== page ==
This 2018 file photo shows a Brewer police officer wearing a demo body camera. The Bangor City Council has been considering outfitting officers with cameras for at least two years. Credit: Gabor Degre / BDN

Bangor is finally equipping its police officers with body cameras, after city councilors voted 6-3 Wednesday night on a proposal to spend $364,049 over the next three years to lease the cameras and storage space.

The council has been considering outfitting officers with cameras for at least two years, with the goal of building more trust between police and citizens, but the initiative has been delayed in part so city officials could develop a policy to ensure citizens’ privacy would not be violated if they are caught on video.

The proposal gained additional traction this past summer, amid a set of local and national protests against police brutality and racial injustice. Councilors were also adamant that they should pair the body camera proposal with other measures to address racial disparities in the city, such as the creation of a new advisory committee on diversity and inclusion that was also approved on Wednesday night.

To launch the body camera program, Bangor will also need to hire a new information technology coordinator for the police and fire departments and pay $144,722 out of its construction reserve funds for startup costs. It will lease the cameras from WatchGuard, a Seattle-based security company that also provides the video cameras in Bangor Police Department cruisers.

The only councilors who opposed the measure were Rick Fournier, Angela Okafor and Dan Tremble. Tremble and Fournier expressed concern about the large price tag for the cameras when the city faces an uncertain financial future during the coronavirus pandemic.

Tremble also suggested that the funding could be better spent on homeless outreach or health care workers who could provide some of the social services that now often fall to city police officers. The council considered the proposal after earlier discussing a significant uptick in the city’s unsheltered homeless population.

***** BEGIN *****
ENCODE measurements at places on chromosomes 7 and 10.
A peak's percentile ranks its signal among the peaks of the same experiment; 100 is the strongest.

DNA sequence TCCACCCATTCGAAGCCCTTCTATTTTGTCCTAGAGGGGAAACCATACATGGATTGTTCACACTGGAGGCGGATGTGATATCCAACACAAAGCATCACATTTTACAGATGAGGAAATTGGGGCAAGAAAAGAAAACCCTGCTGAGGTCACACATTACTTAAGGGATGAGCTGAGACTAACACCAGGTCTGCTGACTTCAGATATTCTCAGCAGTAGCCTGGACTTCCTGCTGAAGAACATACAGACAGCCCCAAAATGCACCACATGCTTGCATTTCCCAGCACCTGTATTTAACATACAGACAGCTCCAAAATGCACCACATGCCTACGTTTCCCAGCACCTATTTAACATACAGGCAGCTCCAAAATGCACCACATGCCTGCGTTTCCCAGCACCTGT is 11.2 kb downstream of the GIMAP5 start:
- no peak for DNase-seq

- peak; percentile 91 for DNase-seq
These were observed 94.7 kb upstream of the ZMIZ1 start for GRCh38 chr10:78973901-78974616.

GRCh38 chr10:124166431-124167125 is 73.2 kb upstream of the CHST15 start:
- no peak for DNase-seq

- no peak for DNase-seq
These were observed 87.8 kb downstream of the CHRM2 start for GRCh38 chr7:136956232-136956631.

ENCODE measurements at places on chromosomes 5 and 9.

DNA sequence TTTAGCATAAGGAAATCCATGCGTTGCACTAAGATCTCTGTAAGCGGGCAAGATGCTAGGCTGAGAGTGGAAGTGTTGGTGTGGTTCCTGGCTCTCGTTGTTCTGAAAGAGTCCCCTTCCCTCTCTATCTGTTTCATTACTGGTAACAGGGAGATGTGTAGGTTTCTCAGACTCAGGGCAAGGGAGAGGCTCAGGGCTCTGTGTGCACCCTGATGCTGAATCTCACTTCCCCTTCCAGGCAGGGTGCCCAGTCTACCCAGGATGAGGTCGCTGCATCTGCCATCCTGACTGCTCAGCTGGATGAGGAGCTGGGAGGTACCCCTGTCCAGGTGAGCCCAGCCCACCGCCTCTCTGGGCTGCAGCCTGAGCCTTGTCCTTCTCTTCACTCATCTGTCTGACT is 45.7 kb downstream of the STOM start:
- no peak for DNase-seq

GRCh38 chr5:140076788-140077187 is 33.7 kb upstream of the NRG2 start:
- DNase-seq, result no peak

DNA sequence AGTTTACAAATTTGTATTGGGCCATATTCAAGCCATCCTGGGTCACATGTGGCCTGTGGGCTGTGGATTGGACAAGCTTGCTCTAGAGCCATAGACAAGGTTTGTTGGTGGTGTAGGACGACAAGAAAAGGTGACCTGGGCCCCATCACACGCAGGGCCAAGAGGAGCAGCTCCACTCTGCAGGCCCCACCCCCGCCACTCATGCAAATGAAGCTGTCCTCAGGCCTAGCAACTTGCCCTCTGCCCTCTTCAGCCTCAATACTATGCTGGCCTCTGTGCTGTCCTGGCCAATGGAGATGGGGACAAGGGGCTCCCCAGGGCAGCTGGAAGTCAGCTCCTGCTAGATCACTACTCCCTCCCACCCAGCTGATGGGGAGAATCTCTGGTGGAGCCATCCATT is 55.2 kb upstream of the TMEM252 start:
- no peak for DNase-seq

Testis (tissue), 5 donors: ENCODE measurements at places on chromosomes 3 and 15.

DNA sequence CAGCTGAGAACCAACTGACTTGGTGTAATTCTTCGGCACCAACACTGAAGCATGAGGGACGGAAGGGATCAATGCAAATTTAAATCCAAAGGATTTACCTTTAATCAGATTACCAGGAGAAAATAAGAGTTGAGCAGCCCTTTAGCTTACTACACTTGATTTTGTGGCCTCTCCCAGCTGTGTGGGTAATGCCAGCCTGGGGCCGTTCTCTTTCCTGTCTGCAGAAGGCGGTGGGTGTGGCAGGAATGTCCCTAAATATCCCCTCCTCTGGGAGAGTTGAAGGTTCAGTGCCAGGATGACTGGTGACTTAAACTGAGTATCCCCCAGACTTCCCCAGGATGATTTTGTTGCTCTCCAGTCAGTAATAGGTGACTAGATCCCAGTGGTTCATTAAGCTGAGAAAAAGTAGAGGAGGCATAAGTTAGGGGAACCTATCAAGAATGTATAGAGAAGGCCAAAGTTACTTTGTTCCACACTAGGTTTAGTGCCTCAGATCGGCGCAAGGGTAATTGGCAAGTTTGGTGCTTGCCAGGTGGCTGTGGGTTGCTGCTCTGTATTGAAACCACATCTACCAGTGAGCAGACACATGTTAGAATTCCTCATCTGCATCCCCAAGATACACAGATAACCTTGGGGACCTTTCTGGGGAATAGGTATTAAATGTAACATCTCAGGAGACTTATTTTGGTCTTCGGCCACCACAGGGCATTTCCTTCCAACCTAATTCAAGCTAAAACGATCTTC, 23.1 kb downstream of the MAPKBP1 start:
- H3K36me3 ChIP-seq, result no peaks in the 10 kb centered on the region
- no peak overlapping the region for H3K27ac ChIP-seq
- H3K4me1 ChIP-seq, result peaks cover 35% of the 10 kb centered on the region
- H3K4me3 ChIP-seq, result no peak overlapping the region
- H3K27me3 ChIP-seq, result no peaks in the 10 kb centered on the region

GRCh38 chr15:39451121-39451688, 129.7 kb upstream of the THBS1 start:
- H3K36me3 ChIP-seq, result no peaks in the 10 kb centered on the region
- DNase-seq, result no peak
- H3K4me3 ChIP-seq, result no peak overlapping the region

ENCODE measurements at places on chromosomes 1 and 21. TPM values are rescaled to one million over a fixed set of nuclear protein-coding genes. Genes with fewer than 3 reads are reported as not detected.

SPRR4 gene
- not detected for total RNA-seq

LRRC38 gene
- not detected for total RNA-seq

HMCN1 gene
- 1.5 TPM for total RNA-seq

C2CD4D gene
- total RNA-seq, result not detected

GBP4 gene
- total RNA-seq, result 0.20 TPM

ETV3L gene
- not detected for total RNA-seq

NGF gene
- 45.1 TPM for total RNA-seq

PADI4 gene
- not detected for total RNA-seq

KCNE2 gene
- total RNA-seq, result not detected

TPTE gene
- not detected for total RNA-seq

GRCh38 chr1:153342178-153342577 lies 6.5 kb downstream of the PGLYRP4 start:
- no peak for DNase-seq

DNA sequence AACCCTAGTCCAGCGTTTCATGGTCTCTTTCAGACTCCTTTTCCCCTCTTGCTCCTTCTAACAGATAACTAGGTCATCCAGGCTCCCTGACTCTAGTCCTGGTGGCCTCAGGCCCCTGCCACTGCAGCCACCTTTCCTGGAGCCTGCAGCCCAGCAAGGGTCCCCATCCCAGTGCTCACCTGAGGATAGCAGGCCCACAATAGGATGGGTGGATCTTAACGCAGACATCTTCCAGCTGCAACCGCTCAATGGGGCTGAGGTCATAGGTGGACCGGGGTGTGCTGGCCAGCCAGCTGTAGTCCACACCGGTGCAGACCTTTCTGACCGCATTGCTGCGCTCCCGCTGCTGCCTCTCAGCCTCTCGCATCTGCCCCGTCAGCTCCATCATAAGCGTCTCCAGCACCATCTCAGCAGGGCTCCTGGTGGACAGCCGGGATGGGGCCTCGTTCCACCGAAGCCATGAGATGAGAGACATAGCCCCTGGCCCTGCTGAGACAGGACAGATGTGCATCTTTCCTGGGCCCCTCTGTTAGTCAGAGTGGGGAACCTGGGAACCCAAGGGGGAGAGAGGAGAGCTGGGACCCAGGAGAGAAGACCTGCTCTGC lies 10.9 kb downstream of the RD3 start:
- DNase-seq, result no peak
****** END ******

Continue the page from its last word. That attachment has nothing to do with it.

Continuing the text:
“There are so many areas where the police department could better spend” that funding, Tremble said. “A body camera won’t help one homeless person get shelter. You’re not going to prevent one overdose death with a body camera.”

Okafor voted against the measure after agreeing with Tremble that the city could look into using the funding for some of those other priorities.

But City Finance Director Debbie Laurie noted that it might not be possible for the city to redirect all of that funding to those types of positions, and City Manager Cathy Conlow said it might not be possible to revisit the proposal until a new council was in place in November.

The council approved numerous other initiatives during its long virtual meeting on Wednesday night.

Councilors approved the formation of the new advisory committee on racial equity, inclusion and human rights. The group, which will review many new municipal and school proposals before they are passed, will include representatives from the NAACP, the Penobscot Nation or another Wabanaki group, the LGBTQ community, a spiritual group, a labor group, the Maine Multicultural Center, the business community and a health care or educational institution.

The council agreed to ban discrimination against people based on their gender identity in areas such as employment, education and housing, giving more comprehensive protections than the federal government currently does. Since 2001, the city has had an anti-discrimination ordinance that protects people based on their sexual orientation, but it did not have specific protections for people based on their gender identity.

Councilors also voted Monday night to accept two separate grants to help the city run its elections this fall and to launch the creation of a new overdose response team that will offer intensive outreach to people who have received medical treatment for a drug overdose.